Anyone in doubt about the extent to which Amazon rules our lives—well beyond the things we buy—only needs to look at the spiraling effects of an Amazon Web Services (AWS) outage on Dec. 7, when everything from banking apps to home deliveries to Christmas lights suddenly blinked out.
AWS, which supplies nearly a third of all cloud computing services used by companies online, first reported an outage on the morning of Dec. 7; the problem lay in several network devices being flooded with a high volume of traffic from unknown sources. By the evening, AWS said on its status dashboard that it was still “working towards full recovery across services.” The following morning, the main outages had been fixed, although AWS remained slower than usual.
For much of the day of Dec. 7, therefore, a wide array of web-based services turned lethargic or comatose. Our daily routines have become thoroughly but invisibly reliant on cloud computing, so even a partial AWS problem can cause an astonishing suspension of our ordinary activities. Indeed, a particularly unlucky person might have found every single part of their day hit by the outage, bringing normal life to a grinding halt.
What services did AWS’ outage affect?
Our hypothetical consumer, a college student, woke late, just around the time AWS went on the fritz, so she couldn’t order her voice-controlled coffee maker to serve up an espresso; Alexa, the Amazon assistant now built into several coffee makers, was down. Her fridge froze up, trying and failing to update its operating system. Even her smart lightbulbs refused to turn on to dispel the winter gloom.
She had a Zoom call in the morning: a group study thing, organized via the online platform Meetup, but it was canceled because Meetup used AWS too. To fill the time, she figured she’d watch some Netflix; no luck there either. She couldn’t order groceries on Instacart, or rebook her Delta Air Lines ticket for a Christmas-eve trip, or send money to her friend via Venmo, or buy meme stocks on Robinhood. She was expecting an Amazon package, but delivery drivers found that their apps were down as well, so they didn’t know where to go or what to deliver. Perhaps it didn’t matter, because the driver couldn’t have rung her Ring doorbell anyway.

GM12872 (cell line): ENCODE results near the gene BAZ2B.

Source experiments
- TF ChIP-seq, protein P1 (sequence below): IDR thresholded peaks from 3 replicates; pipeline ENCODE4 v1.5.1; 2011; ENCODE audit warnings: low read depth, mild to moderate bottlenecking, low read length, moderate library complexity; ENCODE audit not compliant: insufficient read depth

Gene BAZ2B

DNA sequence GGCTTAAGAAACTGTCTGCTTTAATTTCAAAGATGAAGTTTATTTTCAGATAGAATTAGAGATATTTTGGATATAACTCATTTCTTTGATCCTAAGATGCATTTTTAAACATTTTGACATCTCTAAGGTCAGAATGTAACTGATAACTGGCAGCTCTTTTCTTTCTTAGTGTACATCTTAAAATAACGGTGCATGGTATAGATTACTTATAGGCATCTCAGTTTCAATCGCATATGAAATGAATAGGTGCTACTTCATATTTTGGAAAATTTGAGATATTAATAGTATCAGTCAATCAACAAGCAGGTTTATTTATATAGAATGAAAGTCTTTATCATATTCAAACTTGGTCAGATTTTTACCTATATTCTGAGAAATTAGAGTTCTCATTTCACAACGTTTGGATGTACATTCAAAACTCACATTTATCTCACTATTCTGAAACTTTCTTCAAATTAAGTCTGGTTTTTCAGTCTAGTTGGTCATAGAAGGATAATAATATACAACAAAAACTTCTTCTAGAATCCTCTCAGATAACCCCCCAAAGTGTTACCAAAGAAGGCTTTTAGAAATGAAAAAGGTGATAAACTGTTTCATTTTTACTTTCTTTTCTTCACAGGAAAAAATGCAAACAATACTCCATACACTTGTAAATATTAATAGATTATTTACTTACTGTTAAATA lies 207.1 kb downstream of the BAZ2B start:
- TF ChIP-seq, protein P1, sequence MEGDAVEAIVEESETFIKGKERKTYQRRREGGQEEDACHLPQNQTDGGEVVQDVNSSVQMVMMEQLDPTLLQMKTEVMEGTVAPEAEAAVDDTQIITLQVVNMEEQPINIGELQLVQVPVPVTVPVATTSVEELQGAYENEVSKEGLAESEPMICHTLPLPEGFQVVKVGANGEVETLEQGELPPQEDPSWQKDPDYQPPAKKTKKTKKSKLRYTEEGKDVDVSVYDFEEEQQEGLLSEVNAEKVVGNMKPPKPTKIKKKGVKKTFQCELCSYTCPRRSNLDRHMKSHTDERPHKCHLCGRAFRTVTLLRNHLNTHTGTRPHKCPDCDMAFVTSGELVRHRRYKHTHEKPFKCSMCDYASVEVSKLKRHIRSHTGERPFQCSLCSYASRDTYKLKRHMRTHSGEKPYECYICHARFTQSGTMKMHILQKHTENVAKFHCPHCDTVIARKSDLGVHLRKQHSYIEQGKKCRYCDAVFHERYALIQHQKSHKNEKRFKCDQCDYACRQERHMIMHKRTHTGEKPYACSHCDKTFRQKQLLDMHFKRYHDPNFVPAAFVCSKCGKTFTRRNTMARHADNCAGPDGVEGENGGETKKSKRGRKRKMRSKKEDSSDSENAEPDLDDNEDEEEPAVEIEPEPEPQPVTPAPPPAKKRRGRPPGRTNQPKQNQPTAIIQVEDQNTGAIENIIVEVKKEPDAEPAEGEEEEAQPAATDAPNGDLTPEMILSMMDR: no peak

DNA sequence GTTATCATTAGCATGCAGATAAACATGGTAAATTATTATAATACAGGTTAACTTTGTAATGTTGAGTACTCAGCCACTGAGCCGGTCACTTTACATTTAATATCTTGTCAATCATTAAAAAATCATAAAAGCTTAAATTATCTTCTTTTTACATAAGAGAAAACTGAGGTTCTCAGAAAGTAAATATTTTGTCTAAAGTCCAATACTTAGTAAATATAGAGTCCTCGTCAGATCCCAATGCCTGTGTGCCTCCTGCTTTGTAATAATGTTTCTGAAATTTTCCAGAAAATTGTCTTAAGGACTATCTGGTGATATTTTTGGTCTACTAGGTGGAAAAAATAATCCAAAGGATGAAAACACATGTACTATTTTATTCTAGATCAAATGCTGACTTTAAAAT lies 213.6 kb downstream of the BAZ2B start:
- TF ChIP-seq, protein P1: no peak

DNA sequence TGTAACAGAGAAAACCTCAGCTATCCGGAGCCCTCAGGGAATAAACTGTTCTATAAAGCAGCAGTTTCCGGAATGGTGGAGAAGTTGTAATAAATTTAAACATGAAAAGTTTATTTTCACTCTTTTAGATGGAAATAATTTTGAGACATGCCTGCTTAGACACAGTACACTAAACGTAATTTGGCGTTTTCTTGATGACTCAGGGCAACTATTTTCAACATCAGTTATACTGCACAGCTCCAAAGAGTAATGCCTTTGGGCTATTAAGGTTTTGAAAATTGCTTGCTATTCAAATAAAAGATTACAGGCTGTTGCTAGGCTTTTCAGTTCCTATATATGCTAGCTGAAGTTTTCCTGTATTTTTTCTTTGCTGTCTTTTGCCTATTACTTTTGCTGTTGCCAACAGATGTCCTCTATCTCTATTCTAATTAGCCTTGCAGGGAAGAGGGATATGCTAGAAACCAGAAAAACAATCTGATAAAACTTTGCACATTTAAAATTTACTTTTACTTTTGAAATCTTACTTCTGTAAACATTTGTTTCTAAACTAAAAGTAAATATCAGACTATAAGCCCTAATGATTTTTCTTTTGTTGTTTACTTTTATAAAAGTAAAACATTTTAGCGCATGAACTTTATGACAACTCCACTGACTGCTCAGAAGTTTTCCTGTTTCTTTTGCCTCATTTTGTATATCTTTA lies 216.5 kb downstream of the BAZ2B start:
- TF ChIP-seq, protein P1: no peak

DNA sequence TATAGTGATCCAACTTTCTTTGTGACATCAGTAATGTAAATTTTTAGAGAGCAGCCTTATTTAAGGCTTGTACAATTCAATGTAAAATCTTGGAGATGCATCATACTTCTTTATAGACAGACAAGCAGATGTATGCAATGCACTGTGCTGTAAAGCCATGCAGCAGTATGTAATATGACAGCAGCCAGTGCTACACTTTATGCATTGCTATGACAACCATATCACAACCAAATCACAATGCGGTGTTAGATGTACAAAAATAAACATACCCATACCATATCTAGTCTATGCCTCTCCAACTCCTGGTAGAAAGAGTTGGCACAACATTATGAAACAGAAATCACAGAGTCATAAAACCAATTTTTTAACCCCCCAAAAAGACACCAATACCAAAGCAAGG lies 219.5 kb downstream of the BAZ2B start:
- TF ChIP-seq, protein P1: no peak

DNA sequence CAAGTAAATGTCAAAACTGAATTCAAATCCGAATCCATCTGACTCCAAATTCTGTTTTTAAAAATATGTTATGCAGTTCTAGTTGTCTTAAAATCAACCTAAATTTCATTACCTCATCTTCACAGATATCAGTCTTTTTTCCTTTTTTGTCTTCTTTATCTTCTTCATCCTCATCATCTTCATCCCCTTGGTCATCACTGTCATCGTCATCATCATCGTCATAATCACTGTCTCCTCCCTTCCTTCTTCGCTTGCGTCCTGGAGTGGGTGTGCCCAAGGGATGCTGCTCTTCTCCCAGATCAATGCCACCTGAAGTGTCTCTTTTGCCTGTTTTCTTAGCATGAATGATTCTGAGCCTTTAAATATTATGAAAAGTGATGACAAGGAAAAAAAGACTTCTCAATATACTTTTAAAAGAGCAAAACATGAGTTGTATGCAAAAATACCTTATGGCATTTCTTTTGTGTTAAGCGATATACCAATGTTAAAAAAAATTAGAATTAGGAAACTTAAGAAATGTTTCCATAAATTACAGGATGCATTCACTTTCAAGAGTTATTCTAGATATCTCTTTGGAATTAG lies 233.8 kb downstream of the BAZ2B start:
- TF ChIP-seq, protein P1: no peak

The problems continued. She couldn’t access Canvas, the popular online teaching platform, so she didn’t know what she needed to study for her finals. Tinder didn’t even work. With all this time on her hands, she decided to complete a long-pending clean of her apartment, only to discover that her Roomba vacuum cleaner relied on AWS too.
Elsewhere, visitors to Disney theme parks were unable to check in online or pay for purchases, Adele fans were foiled in their plans to buy tickets for her upcoming tour, webcasts at a UBS conference had to be rescheduled, and crypto-geeks couldn’t obsessively check the value of their holdings on Coinbase or other exchanges. (At Quartz, we had trouble sending out some of our newsletters.) One Twitter employee in San Antonio found that AWS dysfunctions had even affected his Christmas lights.
Given how complicated the architecture of the internet is, outages are surprisingly rare; when servers belonging to Fastly, a cloud computing company, went down in June, it proved to be a lesson in the virtue of decentralization—the practice of distributing content across as many servers as possible. AWS’s outage, though, is a reminder that the internet suffers from other kinds of centralization—in this case, from an overwhelming reliance on Amazon, which dominates the online services that accessorize our offline lives.
Correction: An earlier version of this stated that AWS offers cloud computing solutions to nearly a third of the Internet. In fact, it supplies nearly a third of all cloud computing services used by companies online.